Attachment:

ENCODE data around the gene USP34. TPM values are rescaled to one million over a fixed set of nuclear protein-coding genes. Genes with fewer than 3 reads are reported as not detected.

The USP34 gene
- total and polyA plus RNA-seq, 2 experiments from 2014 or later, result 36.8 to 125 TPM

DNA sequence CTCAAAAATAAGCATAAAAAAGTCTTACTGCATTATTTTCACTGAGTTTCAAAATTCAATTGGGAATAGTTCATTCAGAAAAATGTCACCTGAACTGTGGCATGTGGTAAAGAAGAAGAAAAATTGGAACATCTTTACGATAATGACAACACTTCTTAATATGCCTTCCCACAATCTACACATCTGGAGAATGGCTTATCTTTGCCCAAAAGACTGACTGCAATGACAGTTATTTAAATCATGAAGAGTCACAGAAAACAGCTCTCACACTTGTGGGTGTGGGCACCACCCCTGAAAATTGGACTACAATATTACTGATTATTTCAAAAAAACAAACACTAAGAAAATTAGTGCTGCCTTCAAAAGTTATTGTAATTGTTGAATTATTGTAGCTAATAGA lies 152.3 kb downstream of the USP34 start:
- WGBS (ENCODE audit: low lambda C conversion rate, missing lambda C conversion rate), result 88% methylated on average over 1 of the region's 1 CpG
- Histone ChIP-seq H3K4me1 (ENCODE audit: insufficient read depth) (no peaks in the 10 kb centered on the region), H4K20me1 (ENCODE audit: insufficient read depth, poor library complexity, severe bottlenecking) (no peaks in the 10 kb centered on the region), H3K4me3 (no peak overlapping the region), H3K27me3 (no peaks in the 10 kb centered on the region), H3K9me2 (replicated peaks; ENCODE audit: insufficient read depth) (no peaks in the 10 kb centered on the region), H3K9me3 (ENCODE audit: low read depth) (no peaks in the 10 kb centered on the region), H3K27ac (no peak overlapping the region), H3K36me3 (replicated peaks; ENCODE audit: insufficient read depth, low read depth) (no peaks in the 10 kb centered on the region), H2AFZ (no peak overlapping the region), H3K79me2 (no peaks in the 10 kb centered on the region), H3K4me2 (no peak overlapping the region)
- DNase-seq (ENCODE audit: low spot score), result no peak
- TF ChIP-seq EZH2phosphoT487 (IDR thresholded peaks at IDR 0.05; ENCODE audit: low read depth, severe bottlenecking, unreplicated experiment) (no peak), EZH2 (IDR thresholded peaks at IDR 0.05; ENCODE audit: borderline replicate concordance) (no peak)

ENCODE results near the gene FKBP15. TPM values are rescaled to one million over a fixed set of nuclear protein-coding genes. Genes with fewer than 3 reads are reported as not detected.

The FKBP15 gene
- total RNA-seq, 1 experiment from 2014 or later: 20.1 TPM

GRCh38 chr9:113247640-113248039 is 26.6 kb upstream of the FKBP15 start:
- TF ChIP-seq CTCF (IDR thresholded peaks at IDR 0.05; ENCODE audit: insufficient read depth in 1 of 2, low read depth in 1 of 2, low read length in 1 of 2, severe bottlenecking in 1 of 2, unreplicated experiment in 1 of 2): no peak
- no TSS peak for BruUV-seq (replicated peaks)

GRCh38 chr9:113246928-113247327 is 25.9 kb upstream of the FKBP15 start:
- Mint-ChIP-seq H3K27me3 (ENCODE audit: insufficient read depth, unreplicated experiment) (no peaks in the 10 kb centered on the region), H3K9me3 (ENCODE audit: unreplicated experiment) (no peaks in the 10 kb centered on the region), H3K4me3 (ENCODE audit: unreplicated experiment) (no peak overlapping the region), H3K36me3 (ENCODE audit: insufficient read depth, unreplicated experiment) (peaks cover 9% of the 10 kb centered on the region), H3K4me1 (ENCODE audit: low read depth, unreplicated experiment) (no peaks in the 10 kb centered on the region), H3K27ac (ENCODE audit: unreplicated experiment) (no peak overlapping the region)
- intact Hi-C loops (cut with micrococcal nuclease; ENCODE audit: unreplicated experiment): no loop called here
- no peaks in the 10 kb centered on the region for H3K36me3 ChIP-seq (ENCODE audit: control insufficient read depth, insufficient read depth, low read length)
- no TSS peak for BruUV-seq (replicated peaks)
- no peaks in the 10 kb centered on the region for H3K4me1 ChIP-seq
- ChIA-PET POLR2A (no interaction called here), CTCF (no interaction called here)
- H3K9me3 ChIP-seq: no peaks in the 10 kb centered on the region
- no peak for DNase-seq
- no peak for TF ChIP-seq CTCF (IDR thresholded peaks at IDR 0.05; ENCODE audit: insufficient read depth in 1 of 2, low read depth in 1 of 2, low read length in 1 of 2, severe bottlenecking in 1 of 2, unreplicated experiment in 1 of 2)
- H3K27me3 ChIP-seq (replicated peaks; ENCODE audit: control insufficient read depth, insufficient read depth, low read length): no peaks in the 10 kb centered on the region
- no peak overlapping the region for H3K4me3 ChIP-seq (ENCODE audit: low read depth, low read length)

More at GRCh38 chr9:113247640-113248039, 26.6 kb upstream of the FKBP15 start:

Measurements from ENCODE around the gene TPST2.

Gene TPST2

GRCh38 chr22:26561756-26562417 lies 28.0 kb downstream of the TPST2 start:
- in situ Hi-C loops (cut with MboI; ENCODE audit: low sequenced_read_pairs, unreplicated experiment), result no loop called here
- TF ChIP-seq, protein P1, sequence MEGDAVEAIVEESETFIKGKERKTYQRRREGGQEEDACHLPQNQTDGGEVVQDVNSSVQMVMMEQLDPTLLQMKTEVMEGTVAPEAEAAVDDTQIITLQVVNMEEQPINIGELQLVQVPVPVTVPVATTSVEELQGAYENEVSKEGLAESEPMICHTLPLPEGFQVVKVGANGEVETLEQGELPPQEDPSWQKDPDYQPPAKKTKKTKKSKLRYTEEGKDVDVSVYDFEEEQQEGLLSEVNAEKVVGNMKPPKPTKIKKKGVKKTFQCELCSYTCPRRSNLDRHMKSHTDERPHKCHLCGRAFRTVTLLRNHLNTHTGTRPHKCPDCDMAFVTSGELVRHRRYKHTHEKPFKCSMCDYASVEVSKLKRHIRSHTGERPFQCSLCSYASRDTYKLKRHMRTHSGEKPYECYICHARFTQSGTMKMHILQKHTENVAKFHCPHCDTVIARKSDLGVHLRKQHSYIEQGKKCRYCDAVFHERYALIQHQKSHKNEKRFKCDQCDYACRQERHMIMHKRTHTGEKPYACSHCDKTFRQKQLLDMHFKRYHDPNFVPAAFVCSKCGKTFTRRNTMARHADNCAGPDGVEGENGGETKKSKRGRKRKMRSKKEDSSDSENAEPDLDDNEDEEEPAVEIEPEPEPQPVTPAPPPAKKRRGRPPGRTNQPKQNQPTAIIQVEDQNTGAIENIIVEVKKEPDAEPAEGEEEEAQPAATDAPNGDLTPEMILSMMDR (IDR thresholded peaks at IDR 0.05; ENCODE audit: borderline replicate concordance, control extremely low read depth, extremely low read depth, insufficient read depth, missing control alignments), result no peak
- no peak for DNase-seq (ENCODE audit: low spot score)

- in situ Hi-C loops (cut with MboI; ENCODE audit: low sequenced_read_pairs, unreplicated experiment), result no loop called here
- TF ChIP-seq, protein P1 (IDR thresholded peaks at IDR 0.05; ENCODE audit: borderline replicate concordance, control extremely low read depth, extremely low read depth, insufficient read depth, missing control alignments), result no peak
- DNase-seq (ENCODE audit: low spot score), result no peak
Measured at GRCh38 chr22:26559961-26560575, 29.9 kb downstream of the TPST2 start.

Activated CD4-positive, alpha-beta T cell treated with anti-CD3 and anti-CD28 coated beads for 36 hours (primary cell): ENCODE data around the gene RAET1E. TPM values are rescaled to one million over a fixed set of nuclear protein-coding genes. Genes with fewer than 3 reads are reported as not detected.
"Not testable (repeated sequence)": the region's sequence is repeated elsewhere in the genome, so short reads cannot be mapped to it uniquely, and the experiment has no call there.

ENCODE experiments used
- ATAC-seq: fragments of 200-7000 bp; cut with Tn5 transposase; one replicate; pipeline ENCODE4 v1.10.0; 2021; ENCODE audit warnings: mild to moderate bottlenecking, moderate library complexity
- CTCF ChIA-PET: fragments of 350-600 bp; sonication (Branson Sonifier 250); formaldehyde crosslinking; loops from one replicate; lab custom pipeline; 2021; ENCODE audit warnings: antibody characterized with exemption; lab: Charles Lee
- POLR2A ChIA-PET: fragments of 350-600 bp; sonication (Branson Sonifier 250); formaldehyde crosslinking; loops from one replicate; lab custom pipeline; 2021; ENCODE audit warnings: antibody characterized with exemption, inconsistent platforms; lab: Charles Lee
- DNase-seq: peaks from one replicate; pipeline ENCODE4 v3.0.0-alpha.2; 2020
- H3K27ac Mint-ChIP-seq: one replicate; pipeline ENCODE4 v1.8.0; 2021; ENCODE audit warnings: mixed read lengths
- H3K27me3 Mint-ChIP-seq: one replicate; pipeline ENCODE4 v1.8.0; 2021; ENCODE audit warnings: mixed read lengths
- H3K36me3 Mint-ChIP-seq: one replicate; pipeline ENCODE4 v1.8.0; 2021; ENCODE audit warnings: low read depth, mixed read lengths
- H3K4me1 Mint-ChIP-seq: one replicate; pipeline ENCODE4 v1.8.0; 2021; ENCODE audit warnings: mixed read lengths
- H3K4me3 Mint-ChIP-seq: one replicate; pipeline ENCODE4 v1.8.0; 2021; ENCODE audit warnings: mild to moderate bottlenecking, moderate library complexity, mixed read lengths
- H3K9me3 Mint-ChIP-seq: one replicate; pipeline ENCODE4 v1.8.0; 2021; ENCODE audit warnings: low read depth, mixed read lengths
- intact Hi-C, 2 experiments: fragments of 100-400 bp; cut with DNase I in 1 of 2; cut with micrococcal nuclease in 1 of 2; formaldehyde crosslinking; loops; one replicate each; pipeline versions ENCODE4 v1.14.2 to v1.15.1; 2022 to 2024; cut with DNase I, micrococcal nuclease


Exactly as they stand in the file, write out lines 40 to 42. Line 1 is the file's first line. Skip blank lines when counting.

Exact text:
ENCODE experiments used
- ATAC-seq: fragments of 200-7000 bp; cut with Tn5 transposase; one replicate; pipeline ENCODE4 v1.10.0; 2021; ENCODE audit warnings: mild to moderate bottlenecking, moderate library complexity
- CTCF ChIA-PET: fragments of 350-600 bp; sonication (Branson Sonifier 250); formaldehyde crosslinking; loops from one replicate; lab custom pipeline; 2021; ENCODE audit warnings: antibody characterized with exemption; lab: Charles Lee